The following topics are general guidelines for the content likely to be included on the exam. However, other related topics may also appear on any specific delivery of the exam.

Could also be that those were some of the ‘testing’ questions, where they don’t count towards your final marks. But overall I felt it was a ‘fair’ exam.

Where to from here?

My CCIE is now current until September 2016. Because of the way the expiry dates work, I could sit this same exam in another 6 months, to push that date out until September 2018. But I’ll probably leave it at least 18 months, because, well, life.

In the short term I need to update my VCP-DV, and then consider my next moves. I don’t think that will involve any more certifications. It will be more about studying new technologies, trying out products like Brocade Vyatta Controller, and writing about them. Plus I’ve got this little event called NFD9 coming up next week that will overload my brain…

10 Responses to CCIE Renewed – Exam 400-101

  1. What Lies Beneath February 4, 2015 at 9:59 pm #

    Off at a slight tangent, having followed the link for Narbik Kocharians and considering your final comments I wonder if you have a view on the future of training companies that are heavily focussed on Cisco and the networking industry?

    It seems to me they had better widen their scope and branch out somewhat (as we all need to) in order to remain relevant.

    • Lindsay Hill February 5, 2015 at 8:46 pm #

      My take is that some of them will face tough times. The training game in general is tough – I can think of plenty of businesses around here that have struggled or gone under.

      When I talk with my peers about certifications, most of them my age (mid-30s) and older usually say something along the lines of “yeah, I had XX, YYY, ZZZ, but I’ve let them all expire now.” The only ones who I know who renew them are the CCIEs.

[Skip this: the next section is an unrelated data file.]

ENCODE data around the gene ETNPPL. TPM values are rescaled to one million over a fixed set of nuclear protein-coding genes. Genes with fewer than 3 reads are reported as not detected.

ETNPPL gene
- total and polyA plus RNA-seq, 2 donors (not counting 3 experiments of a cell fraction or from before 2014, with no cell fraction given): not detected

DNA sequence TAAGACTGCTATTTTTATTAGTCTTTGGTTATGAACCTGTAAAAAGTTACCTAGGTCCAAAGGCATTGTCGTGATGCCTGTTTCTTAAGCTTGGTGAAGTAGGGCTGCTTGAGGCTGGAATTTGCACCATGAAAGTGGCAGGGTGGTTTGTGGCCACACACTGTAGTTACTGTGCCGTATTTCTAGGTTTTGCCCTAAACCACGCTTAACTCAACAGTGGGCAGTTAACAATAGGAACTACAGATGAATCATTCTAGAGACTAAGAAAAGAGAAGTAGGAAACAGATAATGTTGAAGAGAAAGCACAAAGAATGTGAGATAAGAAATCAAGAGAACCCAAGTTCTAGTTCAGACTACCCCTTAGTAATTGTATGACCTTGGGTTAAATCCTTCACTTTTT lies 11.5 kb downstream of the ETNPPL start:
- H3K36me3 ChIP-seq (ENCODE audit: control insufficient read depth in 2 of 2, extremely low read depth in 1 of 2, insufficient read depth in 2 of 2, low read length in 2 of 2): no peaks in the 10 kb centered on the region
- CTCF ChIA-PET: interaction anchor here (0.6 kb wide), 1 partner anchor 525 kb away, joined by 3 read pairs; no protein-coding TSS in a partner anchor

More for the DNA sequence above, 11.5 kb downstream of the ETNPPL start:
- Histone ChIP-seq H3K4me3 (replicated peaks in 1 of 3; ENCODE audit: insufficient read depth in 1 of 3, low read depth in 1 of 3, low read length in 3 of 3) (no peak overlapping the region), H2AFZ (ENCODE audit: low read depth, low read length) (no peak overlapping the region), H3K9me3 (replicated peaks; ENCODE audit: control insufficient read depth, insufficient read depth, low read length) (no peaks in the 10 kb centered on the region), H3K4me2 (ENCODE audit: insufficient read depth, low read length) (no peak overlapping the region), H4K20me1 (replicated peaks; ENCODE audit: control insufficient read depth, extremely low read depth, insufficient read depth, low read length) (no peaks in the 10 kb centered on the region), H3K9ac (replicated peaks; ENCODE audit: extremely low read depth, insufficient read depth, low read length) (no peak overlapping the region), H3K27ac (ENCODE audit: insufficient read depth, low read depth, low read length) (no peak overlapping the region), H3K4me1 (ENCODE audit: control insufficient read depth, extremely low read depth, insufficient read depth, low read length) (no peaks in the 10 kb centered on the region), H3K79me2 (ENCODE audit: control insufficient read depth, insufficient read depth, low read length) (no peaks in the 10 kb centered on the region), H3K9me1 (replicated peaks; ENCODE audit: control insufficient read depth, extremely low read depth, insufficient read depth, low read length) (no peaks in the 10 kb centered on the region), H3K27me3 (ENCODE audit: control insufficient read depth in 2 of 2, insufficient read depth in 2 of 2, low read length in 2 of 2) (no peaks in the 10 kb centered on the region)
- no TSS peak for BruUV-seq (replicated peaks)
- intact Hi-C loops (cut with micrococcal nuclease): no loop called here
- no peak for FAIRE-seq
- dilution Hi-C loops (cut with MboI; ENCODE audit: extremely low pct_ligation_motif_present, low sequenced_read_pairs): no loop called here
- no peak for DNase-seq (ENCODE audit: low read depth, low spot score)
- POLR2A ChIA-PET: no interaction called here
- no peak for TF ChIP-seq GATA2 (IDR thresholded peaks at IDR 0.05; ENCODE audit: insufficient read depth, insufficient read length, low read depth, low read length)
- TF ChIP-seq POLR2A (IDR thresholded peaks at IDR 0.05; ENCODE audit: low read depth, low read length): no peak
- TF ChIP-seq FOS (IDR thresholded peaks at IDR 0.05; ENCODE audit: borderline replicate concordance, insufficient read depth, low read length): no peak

What I’m not sure about is if this is just because these people are at a point in their career where certs are irrelevant, or if there is a wider movement where fewer people are obtaining and renewing certs. I’m sure the big vendors know exactly what those numbers look like, but so far as I know they don’t publish them. There are also fewer testing centres around these days – I assume this means not as many tests are being taken.

      Of course there is still a need for training, but if people are moving away from certifications, then I think there’s less of a desire for formal training. People are more inclined to do self-study, find a few online resources, etc.

      There will always be a place for people like Narbik (if you’ve ever met him in person, you’ll know what I mean). But there won’t be as much of a place for the traditional training vendors. If you look at what INE has been doing, you can see a shift in their business model over the last few years. They have branched out hugely from CCIE training, and their delivery model has changed (more about videos, less about classroom/workbook training). Pluralsight seems to doing OK too.

      I suspect that this is more of the future. But a few organisations delivering video content to a wide audience means a lot less ‘pie’ available for the many training orgs. Will be interesting to watch.

      • What Lies Beneath February 6, 2015 at 12:21 am #

        Indeed it will be interesting.

        I’m unfortunately no longer in my mid 30s but had let all of my certs expire many years ago. For me they have been irrelevant for quite a while, although I quickly sat CCNA and CCDA in a rush a few years back when making a career change. I don’t think it helped any or was necessary but the more I could put on my CV at the time the better. I let both of those expire too and didn’t pursue NP.

        My only current certs are F5 related and only really necessary as I’m writing study guides for those very certifications and it would be wrong not to have sat the exams. I quite like the F5 program too, compared to the other’s I’ve experienced, its very well rounded.

        I’d love to see the numbers, it would be interesting to see what the trends really are, I imagine the geographical data would show quite a shift to the east.

        Just checked out INE, they even do a Python course, nice, no flies on those guys. Thanks for your thoughts, much appreciated.

        • Lindsay Hill February 6, 2015 at 12:59 pm #

          Yes, if you’re writing a book on F5 certs, it is the ‘done thing’ to get those certs!